Looking back, it's amazing how you guys ruled the charts almost immediately, between "Can't Get Enough" and your theme song, if you will.
Yeah! "Bad Company," "Can't Get Enough," "Ready for Love," "Movin' On"... I mean, we still play four or five songs from that album to this day. And they still get a great reception! It really was a very good album. It was stripped down. It was a very there album. Very few overdubs. And I think it was an antithesis to the glam rock that was popular in those days. You know, Gary Glitter and Bowie and Sweet. There were a lot of bands around in that time. And we were the antidote to that. And, of course, we had the backing of Swan Song: Led Zeppelin and Peter Grant. So it was a perfect storm, and we had a huge success pretty much right out of the box.
And you guys, I noticed, self-produced your albums. Was that something you guys had to fight for?
No, that was one thing that Peter Grant was very good at: letting us have our own way. And the same with Zeppelin. Jimmy [Page] and the rest of the guys always produced their own albums. And, really, what is an album production? You're monitoring what you write, monitoring how you play... Sometimes you can't see the woods for the trees, and that's where a producer comes in. [Laughs.] But in our case, we had eight tracks - we actually had ten, but we only chose eight - and every one of them was a good track, so we said, "I guess we produced this!" And that's it. But, yeah, we always produced our own albums.
If I've got this right, you actually recorded that first album at Ronnie Lane's mobile studio.
Yep, we did. At Headley Grange. And it's a fascinating story, really, because Zeppelin were in the middle of recording I think their third album, and John Paul Jones got the flu, so they couldn't play for a week or two. So Peter Grant called us and said, "We've got all this gear down here at the recording studio going to waste. Would you like to use the time?" And we did. We recorded all the tracks in, I believe, about a week. Not even a week! I think mixing took another week or 10 days. So the whole album was produced in less than a month, it cost us about 18,000 pounds, and it went on to sell... I believe it's around 10 or 12 million now. So a pretty good investment!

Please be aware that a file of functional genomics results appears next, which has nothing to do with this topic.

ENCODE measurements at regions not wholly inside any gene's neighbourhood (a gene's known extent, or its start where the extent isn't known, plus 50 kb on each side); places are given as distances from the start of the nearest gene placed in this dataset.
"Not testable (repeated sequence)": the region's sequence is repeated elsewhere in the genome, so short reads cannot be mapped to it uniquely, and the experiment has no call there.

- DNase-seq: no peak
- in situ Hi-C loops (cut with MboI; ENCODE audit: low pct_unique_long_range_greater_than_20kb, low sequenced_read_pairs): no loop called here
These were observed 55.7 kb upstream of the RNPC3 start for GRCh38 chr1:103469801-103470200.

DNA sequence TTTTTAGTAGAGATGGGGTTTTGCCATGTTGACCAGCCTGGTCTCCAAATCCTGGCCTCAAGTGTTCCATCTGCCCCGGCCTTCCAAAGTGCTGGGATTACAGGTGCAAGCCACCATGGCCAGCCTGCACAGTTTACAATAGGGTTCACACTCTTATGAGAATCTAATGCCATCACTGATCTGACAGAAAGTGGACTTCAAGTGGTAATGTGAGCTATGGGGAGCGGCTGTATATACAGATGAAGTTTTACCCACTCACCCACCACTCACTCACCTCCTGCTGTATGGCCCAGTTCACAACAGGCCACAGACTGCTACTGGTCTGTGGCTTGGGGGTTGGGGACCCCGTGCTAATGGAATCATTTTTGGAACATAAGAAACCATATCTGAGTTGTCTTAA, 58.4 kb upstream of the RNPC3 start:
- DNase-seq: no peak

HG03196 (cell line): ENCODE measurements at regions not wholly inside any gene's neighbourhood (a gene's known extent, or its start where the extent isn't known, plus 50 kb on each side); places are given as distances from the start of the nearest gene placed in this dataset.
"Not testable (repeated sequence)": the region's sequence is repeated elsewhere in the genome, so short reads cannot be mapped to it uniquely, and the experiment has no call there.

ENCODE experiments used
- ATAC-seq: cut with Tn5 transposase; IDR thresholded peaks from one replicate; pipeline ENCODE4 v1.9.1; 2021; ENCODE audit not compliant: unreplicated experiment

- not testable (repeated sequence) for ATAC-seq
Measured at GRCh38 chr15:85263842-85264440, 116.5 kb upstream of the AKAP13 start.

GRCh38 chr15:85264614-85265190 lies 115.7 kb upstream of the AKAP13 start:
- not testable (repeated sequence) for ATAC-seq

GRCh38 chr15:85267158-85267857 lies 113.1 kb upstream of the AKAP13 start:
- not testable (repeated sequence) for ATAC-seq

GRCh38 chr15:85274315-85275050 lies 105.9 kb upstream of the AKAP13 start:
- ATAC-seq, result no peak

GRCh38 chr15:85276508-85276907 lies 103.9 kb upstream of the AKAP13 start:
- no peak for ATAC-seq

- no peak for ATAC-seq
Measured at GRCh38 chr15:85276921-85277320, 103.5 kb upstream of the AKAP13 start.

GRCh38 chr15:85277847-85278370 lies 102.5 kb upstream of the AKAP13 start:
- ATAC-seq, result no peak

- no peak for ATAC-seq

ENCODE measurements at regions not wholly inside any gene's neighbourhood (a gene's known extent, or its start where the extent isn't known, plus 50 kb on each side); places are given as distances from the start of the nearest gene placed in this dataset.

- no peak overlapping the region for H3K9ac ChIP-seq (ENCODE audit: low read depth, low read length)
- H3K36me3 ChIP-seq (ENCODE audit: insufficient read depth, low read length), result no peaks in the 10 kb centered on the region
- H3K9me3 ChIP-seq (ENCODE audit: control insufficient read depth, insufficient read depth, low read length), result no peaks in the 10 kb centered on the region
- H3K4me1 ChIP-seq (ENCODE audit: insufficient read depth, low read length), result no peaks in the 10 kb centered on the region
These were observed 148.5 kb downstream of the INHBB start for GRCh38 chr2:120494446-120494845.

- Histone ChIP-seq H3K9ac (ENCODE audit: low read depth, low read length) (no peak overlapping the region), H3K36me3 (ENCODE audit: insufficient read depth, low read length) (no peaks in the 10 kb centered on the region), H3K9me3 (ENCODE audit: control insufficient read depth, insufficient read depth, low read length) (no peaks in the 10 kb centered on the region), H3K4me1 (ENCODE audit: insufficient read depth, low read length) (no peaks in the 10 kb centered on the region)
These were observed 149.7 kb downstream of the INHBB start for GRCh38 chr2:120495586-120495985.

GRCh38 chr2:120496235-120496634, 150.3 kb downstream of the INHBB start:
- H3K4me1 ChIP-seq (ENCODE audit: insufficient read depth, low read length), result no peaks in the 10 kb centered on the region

And then you turned around and recorded the second album, STRAIGHT SHOOTER, remarkably quickly, given that everyone always says the second album is the hardest album to make.
Well, it always is, particularly if you have to follow up a hit album. But luckily we did! That was the great thing about Bad Company in those days. We... [Hesitates.] How can I put this? We would sort of be straining at the leash for months to get up and prove that we could really follow up our previous bands. We had our hit bands with Free, Mott the Hoople, and King Crimson, and we had quite a lot to prove. And we did. The second album produced "Shooting Star" and "Feel Like Making Love." We had "Good Lovin' Gone Bad." I had a couple of songs on there, which was wonderful for my ego. [Laughs.] I mean, it was a really good couple of albums there.
I'd actually wanted to ask you about the songwriting process. You wrote "Weep No More" and "Anna" for STRAIGHT SHOOTER. Was it a case of coming to the table with a song and then from there it became a group effort to bring it to full fruition? Or were you doing demos independently first?
Well, it was sort of a three-way writing process. Primarily it was Paul and Mick. They wrote the bulk of the songs. And Paul would come up songs by himself, and I think Mick had three songs written by himself on the first album. But it was really from the second album onward that Mick and Paul started collaborating. And I'd been writing songs for a few years, and they let me have "Weep No More," which was a huge song for me on the second album, with an orchestra and the whole thing. It was wonderful for my ego! But without wanting to be big-headed, the template that I'm comparing it to or that it's similar to would be George Harrison in the Beatles. It was always Lennon and McCartney, but then George would have a song on the album, and then two albums down the line he'd have another song. So my input as a solo writer was minimal, really, but I like to think that when I did contribute, they were pretty good songs. They're very musical. I wanted to be a hard rocker, snarling and unshaven, but try as I might, that's not me. I'm like a choirboy on crack. [Laughs.]